This artist haven and bohemian capital was the epicenter of the LGBT movement and the birthplace of the Beat movement. Known to locals as “the Village,” it is also home to educational institutions such as New York University, The Cooper Union, and the New School. The historic Washington Square Park sits serenely at the center of the neighborhood and also holds the bustling Bleecker Street, where many bars and restaurants are constantly buzzing. Their performing arts scene is also thriving with several popular comedy clubs, such as the Comedy Cellar, and various theaters and music clubs that host up-and-coming acts as well as known names like the Blue Man Group.

Landmarks:

  • Washington Square Park
  • Bleecker Street
  • The Bitter End
  • Cooper Union
  • Comedy Cellar

Harlem

Harlem, historically known predominantly as a residential neighborhood for African-Americans, is the birthplace of the Harlem Renaissance. It has recently been in the midst of gentrification – sparking debate among locals – bringing many new restaurants and bars into the neighborhood. Still, Harlem is most notable for staples such as the Apollo Theater, the Cotton Club, and the Savoy Room, which each hosted notable guest performers such as Duke Ellington, Orson Welles, and Arthur Mitchell. Religious life is also strong in Harlem, where hundreds of churches and various religious houses of worship host lively congregations.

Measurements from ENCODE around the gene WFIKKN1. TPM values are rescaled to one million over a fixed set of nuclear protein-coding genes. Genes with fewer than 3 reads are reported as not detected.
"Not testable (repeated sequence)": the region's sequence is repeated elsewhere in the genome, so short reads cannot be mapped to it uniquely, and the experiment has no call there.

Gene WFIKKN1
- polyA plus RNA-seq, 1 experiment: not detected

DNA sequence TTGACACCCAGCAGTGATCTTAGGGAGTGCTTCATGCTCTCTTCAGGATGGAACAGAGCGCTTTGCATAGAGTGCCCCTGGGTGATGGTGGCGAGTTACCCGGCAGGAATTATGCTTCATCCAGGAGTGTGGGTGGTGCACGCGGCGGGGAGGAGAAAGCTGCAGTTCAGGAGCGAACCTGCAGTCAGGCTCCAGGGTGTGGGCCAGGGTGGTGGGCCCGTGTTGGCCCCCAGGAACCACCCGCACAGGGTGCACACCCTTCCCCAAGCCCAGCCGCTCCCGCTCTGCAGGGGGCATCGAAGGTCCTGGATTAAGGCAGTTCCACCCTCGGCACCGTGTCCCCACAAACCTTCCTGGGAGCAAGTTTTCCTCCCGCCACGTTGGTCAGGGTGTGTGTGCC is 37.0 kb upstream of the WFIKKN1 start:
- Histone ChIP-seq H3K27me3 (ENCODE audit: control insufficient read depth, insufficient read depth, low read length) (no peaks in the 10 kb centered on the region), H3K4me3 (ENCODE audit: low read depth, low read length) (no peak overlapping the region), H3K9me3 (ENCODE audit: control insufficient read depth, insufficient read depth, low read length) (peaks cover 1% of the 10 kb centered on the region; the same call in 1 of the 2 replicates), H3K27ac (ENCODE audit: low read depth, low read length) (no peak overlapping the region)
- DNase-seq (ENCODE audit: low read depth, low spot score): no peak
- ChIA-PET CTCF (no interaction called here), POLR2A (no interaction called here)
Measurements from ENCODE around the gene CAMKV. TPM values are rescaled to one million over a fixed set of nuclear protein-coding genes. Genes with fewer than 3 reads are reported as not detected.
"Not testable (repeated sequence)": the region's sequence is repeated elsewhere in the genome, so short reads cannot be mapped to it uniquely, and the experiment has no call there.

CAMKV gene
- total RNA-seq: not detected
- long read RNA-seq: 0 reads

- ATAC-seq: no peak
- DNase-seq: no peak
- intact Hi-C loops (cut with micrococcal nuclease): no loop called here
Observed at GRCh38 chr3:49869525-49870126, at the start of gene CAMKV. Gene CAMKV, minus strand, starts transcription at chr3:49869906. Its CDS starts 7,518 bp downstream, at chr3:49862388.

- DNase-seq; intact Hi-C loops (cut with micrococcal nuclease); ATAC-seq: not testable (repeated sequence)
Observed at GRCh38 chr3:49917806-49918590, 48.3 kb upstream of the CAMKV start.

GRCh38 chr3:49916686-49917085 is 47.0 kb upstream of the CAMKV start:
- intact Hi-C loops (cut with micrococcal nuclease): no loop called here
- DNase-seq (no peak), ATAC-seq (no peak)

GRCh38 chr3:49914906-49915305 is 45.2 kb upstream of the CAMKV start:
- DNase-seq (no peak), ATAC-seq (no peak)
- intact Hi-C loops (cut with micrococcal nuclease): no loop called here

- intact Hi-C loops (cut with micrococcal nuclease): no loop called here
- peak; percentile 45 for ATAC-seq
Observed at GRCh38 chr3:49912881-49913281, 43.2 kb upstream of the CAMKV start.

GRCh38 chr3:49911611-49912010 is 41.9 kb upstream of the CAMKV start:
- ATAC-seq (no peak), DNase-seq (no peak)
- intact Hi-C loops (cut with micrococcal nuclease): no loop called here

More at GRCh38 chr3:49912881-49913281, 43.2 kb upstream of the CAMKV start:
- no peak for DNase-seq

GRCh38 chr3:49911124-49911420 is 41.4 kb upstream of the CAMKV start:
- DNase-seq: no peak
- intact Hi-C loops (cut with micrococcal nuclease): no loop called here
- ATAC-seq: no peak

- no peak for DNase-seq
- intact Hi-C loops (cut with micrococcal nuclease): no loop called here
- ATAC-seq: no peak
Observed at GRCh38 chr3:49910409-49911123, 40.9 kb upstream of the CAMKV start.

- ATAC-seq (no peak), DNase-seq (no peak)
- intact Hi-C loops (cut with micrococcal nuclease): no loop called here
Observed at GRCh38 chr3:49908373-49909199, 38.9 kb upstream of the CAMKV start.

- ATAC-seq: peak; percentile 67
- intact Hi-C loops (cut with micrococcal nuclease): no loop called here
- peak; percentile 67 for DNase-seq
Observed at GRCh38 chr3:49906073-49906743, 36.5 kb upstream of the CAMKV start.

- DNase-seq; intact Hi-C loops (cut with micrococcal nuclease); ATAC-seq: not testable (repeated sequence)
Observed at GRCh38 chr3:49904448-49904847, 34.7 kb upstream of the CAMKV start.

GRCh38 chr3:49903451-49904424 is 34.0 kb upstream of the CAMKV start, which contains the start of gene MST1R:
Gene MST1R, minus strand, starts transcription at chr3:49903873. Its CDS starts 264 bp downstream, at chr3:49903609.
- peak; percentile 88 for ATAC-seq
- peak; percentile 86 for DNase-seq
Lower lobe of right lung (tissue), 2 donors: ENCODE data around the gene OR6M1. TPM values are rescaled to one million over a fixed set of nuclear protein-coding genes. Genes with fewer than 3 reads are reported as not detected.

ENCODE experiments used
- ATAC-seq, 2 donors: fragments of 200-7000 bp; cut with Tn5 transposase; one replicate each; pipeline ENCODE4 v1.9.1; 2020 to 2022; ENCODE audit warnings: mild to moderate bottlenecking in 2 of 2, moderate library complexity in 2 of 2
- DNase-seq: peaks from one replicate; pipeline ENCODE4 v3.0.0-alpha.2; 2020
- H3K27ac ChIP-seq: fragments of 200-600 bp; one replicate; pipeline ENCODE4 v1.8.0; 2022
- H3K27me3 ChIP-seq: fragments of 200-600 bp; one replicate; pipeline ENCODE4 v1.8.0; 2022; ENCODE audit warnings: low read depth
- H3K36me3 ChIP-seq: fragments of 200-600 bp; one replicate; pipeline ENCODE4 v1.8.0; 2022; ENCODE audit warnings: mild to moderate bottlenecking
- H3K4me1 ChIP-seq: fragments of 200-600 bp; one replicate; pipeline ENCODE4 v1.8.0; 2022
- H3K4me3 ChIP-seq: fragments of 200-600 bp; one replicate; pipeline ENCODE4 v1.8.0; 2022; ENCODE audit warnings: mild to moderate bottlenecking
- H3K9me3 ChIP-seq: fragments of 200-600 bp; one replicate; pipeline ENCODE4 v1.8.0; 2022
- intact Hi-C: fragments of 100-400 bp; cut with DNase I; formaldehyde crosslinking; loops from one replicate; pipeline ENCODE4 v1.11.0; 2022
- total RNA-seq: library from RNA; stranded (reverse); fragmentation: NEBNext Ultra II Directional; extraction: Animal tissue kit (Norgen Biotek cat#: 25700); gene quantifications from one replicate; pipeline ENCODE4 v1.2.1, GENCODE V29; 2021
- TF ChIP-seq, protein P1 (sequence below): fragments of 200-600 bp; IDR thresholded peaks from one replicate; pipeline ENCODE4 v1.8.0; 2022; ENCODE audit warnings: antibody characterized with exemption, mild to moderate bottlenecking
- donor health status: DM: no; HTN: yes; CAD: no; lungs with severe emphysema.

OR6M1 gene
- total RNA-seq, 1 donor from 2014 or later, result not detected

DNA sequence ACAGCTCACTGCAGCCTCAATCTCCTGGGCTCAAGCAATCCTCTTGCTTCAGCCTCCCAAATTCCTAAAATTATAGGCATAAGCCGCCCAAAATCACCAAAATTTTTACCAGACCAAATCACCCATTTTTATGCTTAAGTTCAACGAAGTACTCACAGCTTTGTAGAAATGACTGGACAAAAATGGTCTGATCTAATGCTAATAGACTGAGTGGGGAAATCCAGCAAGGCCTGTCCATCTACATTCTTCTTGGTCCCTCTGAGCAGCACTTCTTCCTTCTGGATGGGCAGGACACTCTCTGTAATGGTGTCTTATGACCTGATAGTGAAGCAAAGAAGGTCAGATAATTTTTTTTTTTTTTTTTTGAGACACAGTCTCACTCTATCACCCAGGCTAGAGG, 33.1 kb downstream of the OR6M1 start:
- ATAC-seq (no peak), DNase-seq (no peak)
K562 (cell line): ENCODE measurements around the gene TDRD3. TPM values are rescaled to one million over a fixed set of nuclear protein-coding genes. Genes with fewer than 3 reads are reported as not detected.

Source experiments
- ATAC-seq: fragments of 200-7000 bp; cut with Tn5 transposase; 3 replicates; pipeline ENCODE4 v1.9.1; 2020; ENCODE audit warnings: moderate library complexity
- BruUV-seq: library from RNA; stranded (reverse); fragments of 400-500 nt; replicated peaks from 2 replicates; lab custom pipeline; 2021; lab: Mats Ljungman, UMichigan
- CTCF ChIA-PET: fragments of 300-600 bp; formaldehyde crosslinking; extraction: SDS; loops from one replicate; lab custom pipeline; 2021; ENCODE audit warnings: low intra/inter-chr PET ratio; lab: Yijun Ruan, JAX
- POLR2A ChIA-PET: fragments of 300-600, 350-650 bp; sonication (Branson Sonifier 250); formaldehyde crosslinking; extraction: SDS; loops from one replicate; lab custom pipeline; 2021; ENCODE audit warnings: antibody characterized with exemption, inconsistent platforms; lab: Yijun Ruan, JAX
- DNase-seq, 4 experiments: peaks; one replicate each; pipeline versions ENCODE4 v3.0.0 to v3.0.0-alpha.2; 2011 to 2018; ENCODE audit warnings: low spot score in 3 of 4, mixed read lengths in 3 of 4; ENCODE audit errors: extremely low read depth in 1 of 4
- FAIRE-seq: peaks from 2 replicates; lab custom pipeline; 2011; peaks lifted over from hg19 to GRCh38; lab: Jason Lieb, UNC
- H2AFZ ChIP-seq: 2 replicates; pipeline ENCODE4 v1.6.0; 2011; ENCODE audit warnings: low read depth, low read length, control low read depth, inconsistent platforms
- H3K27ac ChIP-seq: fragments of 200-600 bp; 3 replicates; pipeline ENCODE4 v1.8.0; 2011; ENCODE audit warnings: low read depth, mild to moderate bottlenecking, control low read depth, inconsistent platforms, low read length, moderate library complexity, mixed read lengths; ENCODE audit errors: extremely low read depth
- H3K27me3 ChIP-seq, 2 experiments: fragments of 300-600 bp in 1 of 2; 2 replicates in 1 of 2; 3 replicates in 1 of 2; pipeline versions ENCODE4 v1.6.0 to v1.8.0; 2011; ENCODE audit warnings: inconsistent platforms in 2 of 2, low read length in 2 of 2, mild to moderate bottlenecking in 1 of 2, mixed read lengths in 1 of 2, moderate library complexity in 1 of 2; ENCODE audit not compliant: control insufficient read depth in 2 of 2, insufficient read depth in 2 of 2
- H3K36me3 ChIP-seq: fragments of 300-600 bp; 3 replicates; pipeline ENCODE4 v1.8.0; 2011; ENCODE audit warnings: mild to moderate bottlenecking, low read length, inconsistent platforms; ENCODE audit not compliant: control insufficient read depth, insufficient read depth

Landmarks:

  • Apollo Theater
  • Cotton Club
  • Savoy Room
  • Langston Hughes House
  • Schomburg Center for Research in Black Culture

Times Square

The most popular and major commercial intersection, tourist destination, and the epitome of why New York City is called “the city that never sleeps,” Times Square is an essential tourist destination. Though it is the busiest intersection in the city, it is also the hub of the Broadway Theater District and hosts some of the largest and most ornately decorated locations of some of your favorite retail stores. Of course, Times Square is perhaps most widely known for the annual New Year’s Eve ball drop, where about one million people crowd into the space to ring in the new year.

Landmarks:

  • New York Times Tower
  • The Paramount Building
  • TKTS booth
  • Carmine’s restaurant
  • New Year’s Eve Ball

SoHo

Home to several artist lofts, art galleries, international chain stores, and many trendy upscale boutiques, the name “SoHo” refers to the area being South of Houston Street, and is also a nod to Soho, an area in London’s West End. The neighborhood has plenty of gorgeous cast iron buildings to admire while walking on the cobble stoned streets. Most people who reside here have been in the neighborhood for decades, and there’s a healthy amount of enduring local bakeries, cafes, and butcher shops that maintain the old-fashioned feel of this quiet quintessential New York neighborhood.

Landmarks:

  • Cast-iron architecture
  • SoHo Antique Fair and Collectibles Market
  • Dominique Ansel Bakery
  • City Winery
  • Sadelle’s

TriBeCa